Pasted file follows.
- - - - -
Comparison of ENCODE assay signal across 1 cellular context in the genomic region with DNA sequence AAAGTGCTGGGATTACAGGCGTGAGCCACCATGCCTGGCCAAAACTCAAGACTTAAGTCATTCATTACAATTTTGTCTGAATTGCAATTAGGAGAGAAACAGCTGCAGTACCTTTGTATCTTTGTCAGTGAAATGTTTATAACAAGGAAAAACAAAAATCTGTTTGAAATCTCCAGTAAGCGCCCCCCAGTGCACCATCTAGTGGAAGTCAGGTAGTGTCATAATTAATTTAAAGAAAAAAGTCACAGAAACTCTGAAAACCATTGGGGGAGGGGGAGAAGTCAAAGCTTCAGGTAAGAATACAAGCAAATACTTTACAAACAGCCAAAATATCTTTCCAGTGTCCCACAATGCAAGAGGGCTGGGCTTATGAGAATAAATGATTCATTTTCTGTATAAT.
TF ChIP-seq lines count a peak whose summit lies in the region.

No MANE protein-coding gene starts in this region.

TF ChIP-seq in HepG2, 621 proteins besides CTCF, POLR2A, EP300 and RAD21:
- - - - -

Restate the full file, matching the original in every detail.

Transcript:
Comparison of ENCODE assay signal across 1 cellular context in the genomic region with DNA sequence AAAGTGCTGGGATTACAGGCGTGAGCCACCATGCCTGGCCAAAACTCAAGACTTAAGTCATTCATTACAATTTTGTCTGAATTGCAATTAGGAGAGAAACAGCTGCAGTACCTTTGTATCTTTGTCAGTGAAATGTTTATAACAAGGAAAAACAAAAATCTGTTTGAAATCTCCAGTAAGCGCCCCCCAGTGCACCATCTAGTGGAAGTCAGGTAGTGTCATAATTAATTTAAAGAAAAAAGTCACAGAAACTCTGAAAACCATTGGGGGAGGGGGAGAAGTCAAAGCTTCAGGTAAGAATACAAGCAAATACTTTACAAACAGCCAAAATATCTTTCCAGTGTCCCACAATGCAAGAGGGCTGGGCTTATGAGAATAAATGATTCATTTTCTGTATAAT.
TF ChIP-seq lines count a peak whose summit lies in the region.

No MANE protein-coding gene starts in this region.

TF ChIP-seq in HepG2, 621 proteins besides CTCF, POLR2A, EP300 and RAD21: